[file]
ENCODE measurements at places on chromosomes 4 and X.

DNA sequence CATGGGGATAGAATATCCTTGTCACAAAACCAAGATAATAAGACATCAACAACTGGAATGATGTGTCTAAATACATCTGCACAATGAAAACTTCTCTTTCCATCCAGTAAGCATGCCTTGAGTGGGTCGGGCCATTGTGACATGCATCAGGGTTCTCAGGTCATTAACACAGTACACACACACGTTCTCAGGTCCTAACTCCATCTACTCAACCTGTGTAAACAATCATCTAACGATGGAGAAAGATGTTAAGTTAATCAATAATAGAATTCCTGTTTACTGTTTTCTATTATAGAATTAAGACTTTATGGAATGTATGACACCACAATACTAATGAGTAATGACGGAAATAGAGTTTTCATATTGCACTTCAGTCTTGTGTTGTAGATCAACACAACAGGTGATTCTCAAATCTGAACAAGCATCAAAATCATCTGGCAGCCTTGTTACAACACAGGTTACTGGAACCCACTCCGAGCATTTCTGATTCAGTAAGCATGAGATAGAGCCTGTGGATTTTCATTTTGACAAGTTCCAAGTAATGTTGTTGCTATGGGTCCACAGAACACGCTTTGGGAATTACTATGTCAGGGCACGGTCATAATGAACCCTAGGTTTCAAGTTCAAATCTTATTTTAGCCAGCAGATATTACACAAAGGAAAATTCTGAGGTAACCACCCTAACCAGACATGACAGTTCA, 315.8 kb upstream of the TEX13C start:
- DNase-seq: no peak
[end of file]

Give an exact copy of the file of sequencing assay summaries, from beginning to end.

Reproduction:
ENCODE measurements at places on chromosomes 4 and X.

DNA sequence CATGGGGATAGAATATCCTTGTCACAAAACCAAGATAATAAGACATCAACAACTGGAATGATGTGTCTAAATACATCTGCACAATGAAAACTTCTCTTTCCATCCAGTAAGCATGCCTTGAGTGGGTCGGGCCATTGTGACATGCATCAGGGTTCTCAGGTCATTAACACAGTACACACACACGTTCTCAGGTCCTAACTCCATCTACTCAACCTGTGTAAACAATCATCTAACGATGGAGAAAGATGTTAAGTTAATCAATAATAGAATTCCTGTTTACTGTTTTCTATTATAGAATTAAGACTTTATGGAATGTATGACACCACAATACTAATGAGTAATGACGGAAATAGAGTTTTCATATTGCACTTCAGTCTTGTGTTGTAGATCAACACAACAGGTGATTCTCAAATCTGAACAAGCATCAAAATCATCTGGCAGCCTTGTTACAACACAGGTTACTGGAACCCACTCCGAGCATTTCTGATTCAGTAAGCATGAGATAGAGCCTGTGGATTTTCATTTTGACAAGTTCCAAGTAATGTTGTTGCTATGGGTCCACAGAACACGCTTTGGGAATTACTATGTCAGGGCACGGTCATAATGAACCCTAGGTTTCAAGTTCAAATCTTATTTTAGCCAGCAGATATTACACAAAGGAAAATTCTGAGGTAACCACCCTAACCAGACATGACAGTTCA, 315.8 kb upstream of the TEX13C start:
- DNase-seq: no peak